Spoon Feeding Learning

5 Rules Why Teachers Should Stop Spoon-Feeding

A teacher who is fully qualified and has extensive expertise. The majority of my teaching experience has been with kids between the ages of 16 and 19. Even though I was constantly acknowledged as an outstanding teacher, when the 9 o’clock bell rang, signaling that it was time to begin teaching, my colleagues used to joke about it and say, “let’s go and facilitate.” Was this a joke, or was it a legitimate observation? Which approach should we take: that of a teacher or that of a facilitator?

Many individuals [1] do not associate the words “learning,” “lifelong learning,” and “learning for life” with anything particularly exciting. However, one essential characteristic that distinguishes us as human beings and enables us to be the most advanced species is our extraordinary capacity for learning [1]. In addition, as teachers, we cannot force pupils to learn; rather, we can only control their learning process by either encouraging them to study or discouraging them from learning [1].

So, why have some individuals come to despise the process of learning? What causes some adults to disregard their education? What causes some adults to turn their noses up at learning and declare that it is simply not for them? However, this is not typical, and it is also not natural! This blog is about the insights and thoughts that I had when reading some good literature on adult education and reflecting on my own experiences as a teacher. I hope you will find it interesting and informative.

Here are five rules for learning that I’ve developed:

Rule 1: In and of itself, knowledge is worthless.

The majority of the information “taught” at schools and universities is quickly forgotten following the exam [1]. If we can’t remember what we’re learning, what’s the point of studying in the first place?

Some teachers have a classic perspective in which they see the students’ heads as empty vessels into which they will pour information from the teachers. These facts, on the other hand, enter one ear and exit the other (in time). Today’s lesson will be forgotten tomorrow. Is this a story that you’ve heard before in your educational career? Furthermore, facts are meaningless for a living unless you have learned how to use them and how to collect further information as and when you require them [1].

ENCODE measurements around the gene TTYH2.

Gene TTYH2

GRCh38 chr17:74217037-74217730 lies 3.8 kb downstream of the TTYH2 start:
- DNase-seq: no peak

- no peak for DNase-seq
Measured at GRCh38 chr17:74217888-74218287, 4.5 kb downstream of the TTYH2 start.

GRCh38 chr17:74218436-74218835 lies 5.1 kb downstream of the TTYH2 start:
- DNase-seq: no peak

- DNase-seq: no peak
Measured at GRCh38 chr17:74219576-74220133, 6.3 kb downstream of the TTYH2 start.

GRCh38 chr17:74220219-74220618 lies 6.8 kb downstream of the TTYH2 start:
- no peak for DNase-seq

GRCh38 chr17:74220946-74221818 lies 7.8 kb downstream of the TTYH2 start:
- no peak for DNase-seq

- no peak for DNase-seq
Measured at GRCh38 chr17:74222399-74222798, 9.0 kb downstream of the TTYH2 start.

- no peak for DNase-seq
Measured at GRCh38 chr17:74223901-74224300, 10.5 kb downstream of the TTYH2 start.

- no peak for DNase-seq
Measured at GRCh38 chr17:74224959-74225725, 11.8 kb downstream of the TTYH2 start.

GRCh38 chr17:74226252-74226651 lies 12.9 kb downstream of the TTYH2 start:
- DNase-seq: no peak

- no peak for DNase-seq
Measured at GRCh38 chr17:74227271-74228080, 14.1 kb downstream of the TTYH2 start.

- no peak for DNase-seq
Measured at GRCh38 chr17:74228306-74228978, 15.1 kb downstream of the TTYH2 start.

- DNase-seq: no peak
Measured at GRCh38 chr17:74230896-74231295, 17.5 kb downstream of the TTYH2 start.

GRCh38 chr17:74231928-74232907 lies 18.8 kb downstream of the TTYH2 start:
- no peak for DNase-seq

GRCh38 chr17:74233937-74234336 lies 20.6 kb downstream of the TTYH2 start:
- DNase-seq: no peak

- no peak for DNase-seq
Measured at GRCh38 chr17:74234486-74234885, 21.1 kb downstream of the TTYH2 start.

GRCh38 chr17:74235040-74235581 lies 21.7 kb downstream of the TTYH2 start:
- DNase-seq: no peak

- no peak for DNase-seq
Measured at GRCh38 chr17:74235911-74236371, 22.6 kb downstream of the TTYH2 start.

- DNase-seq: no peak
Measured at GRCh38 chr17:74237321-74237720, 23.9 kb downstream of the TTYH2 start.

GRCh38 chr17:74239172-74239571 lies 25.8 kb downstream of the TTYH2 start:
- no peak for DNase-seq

2nd Rule: The most important thing that students should be taught in school is the art of learning.

The sooner a pupil can learn on their own, without the assistance of an instructor, the better. It is only when a student has learned to learn for themselves and gained confidence in their abilities that they can begin to appreciate the learning process. For the simple reason that they have never learned how to learn, students who have relied on “holding their hands” and “spoon-feeding” throughout their educational experience are less likely to develop the skills necessary to become independent lifelong learners.

3. Leave the youngsters alone, but provide them with guidance to assist them in determining their course.

In contrast to this, the correct perspective provided by Rolf Arnold [1] is to regard the instructor as more of a learning counselor – someone who leads and directs pupils to study on their own.

Rule 4: There are three areas of learning in which learning to learn takes place.

There are three primary domains in which students can increase their learning confidence and learning competence. We must help children increase their learning capacities in all of these areas. Learning can occur in three separate domains, according to Bloom and colleagues [3]. They are as follows:

Cognitive abilities are those that are possessed by the mind (knowledge)
Affective development: development of feelings or emotional areas (attitude or self)
Manual or bodily movement are examples of psychomotor activity (skills)
Based on my observations, it is obvious that students frequently get early or natural confidence in one of these categories and that this is beneficial. As a result, students frequently demonstrate a preference for one area of learning over another, leaving behind confidence and ability in another area. As a result, it is vital for students to be self-reflective and to recognize their areas of development. The teachers can work towards becoming counselors once more as the pupils mature, encouraging the students to take responsibility for their learning once more. Learning confidence and competence are thus developed in a variety of fields by students… Teachers can only encourage or inhibit [1] the growth of a student’s ability to learn how to learn in each of these three domains, depending on their own beliefs about learning.

The fifth rule is that adults are very skilled autonomous learners, and we can learn a lot from how they learn.

Children may be exceptionally capable of learning, but they must be taught how to be independent learners to succeed. As adults, we may be shocked by how quickly youngsters absorb information, almost as if they were sponges. As a result, the teacher is the primary focus of attention. As a result, the instructor or parent must demonstrate to a young child what to do and how to do it correctly. Knowing the importance of this type of learning in the early years of childhood development is acknowledged by Knowles and colleagues [4] as well as other notable researchers. However, as children grow older and progress toward adulthood, it becomes necessary to learn to shift away from this strategy (i.e., to stop serving as an educator or feeder).

Instead, as Rolf Arnold [1] explains, teachers must gradually assume the role of “learning counselor,” helping students through the process of learning how to learn, becoming autonomous learners, increasing confidence in learning, and developing a passion for learning.